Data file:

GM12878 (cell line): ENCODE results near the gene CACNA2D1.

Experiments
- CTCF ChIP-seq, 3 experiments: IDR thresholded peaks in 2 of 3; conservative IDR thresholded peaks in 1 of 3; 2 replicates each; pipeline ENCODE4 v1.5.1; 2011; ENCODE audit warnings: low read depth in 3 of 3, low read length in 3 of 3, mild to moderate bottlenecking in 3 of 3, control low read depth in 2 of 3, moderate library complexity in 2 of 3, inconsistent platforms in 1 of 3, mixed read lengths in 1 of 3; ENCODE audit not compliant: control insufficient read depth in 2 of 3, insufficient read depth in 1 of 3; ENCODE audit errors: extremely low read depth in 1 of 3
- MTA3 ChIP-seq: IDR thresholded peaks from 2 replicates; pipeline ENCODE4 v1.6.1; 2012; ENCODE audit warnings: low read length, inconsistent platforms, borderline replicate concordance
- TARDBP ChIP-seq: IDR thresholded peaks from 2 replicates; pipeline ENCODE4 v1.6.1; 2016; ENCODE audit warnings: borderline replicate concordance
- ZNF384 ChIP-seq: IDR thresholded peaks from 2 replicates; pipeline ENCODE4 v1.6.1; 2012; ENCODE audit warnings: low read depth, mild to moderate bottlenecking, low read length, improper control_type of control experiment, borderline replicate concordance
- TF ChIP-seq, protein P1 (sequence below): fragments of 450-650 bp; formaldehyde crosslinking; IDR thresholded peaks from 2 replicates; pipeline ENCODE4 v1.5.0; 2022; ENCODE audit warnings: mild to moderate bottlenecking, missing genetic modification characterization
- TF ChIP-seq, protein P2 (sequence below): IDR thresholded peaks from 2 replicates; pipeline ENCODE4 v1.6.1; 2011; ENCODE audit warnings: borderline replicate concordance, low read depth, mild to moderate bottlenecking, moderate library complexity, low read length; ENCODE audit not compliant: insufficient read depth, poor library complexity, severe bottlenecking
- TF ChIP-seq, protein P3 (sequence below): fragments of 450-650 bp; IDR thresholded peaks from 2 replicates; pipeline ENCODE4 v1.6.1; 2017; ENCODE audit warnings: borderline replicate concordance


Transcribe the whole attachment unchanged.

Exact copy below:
GM12878 (cell line): ENCODE results near the gene CACNA2D1.

Experiments
- CTCF ChIP-seq, 3 experiments: IDR thresholded peaks in 2 of 3; conservative IDR thresholded peaks in 1 of 3; 2 replicates each; pipeline ENCODE4 v1.5.1; 2011; ENCODE audit warnings: low read depth in 3 of 3, low read length in 3 of 3, mild to moderate bottlenecking in 3 of 3, control low read depth in 2 of 3, moderate library complexity in 2 of 3, inconsistent platforms in 1 of 3, mixed read lengths in 1 of 3; ENCODE audit not compliant: control insufficient read depth in 2 of 3, insufficient read depth in 1 of 3; ENCODE audit errors: extremely low read depth in 1 of 3
- MTA3 ChIP-seq: IDR thresholded peaks from 2 replicates; pipeline ENCODE4 v1.6.1; 2012; ENCODE audit warnings: low read length, inconsistent platforms, borderline replicate concordance
- TARDBP ChIP-seq: IDR thresholded peaks from 2 replicates; pipeline ENCODE4 v1.6.1; 2016; ENCODE audit warnings: borderline replicate concordance
- ZNF384 ChIP-seq: IDR thresholded peaks from 2 replicates; pipeline ENCODE4 v1.6.1; 2012; ENCODE audit warnings: low read depth, mild to moderate bottlenecking, low read length, improper control_type of control experiment, borderline replicate concordance
- TF ChIP-seq, protein P1 (sequence below): fragments of 450-650 bp; formaldehyde crosslinking; IDR thresholded peaks from 2 replicates; pipeline ENCODE4 v1.5.0; 2022; ENCODE audit warnings: mild to moderate bottlenecking, missing genetic modification characterization
- TF ChIP-seq, protein P2 (sequence below): IDR thresholded peaks from 2 replicates; pipeline ENCODE4 v1.6.1; 2011; ENCODE audit warnings: borderline replicate concordance, low read depth, mild to moderate bottlenecking, moderate library complexity, low read length; ENCODE audit not compliant: insufficient read depth, poor library complexity, severe bottlenecking
- TF ChIP-seq, protein P3 (sequence below): fragments of 450-650 bp; IDR thresholded peaks from 2 replicates; pipeline ENCODE4 v1.6.1; 2017; ENCODE audit warnings: borderline replicate concordance